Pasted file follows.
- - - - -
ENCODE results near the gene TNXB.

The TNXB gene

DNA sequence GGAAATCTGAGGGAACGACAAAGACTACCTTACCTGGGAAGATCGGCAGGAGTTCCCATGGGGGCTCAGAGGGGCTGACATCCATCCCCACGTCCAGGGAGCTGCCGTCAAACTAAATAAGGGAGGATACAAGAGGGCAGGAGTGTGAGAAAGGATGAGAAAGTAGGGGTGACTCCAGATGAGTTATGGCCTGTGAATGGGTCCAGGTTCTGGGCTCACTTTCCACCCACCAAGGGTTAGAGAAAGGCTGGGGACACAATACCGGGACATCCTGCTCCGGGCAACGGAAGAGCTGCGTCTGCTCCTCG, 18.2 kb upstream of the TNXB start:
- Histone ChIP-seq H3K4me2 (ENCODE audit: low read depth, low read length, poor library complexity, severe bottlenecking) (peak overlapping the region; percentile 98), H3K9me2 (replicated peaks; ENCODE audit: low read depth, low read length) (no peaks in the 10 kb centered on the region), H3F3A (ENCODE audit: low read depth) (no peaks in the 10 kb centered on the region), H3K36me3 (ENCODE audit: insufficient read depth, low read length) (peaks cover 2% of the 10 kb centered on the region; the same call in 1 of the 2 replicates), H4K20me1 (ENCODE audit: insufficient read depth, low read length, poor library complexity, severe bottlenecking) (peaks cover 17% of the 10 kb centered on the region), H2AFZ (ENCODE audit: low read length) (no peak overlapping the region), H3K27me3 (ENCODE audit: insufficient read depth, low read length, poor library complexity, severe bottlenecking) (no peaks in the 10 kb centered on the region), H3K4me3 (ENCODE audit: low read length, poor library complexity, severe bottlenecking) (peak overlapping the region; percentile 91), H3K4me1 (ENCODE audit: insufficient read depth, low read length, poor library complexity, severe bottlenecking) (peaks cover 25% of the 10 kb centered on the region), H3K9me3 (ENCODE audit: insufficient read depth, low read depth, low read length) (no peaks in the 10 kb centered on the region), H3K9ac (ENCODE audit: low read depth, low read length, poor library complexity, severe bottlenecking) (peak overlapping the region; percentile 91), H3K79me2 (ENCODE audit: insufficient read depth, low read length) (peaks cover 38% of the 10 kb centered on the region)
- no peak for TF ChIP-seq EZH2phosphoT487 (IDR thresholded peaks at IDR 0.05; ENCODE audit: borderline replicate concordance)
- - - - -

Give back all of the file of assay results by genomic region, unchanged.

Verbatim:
ENCODE results near the gene TNXB.

The TNXB gene

DNA sequence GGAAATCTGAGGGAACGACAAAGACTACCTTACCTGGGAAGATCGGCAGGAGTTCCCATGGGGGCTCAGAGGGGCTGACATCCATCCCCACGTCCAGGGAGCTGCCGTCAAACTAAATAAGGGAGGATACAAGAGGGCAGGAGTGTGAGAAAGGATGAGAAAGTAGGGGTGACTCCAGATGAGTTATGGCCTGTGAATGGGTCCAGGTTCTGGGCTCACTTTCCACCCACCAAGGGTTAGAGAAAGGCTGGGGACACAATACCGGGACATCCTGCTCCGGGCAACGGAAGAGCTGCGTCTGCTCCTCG, 18.2 kb upstream of the TNXB start:
- Histone ChIP-seq H3K4me2 (ENCODE audit: low read depth, low read length, poor library complexity, severe bottlenecking) (peak overlapping the region; percentile 98), H3K9me2 (replicated peaks; ENCODE audit: low read depth, low read length) (no peaks in the 10 kb centered on the region), H3F3A (ENCODE audit: low read depth) (no peaks in the 10 kb centered on the region), H3K36me3 (ENCODE audit: insufficient read depth, low read length) (peaks cover 2% of the 10 kb centered on the region; the same call in 1 of the 2 replicates), H4K20me1 (ENCODE audit: insufficient read depth, low read length, poor library complexity, severe bottlenecking) (peaks cover 17% of the 10 kb centered on the region), H2AFZ (ENCODE audit: low read length) (no peak overlapping the region), H3K27me3 (ENCODE audit: insufficient read depth, low read length, poor library complexity, severe bottlenecking) (no peaks in the 10 kb centered on the region), H3K4me3 (ENCODE audit: low read length, poor library complexity, severe bottlenecking) (peak overlapping the region; percentile 91), H3K4me1 (ENCODE audit: insufficient read depth, low read length, poor library complexity, severe bottlenecking) (peaks cover 25% of the 10 kb centered on the region), H3K9me3 (ENCODE audit: insufficient read depth, low read depth, low read length) (no peaks in the 10 kb centered on the region), H3K9ac (ENCODE audit: low read depth, low read length, poor library complexity, severe bottlenecking) (peak overlapping the region; percentile 91), H3K79me2 (ENCODE audit: insufficient read depth, low read length) (peaks cover 38% of the 10 kb centered on the region)
- no peak for TF ChIP-seq EZH2phosphoT487 (IDR thresholded peaks at IDR 0.05; ENCODE audit: borderline replicate concordance)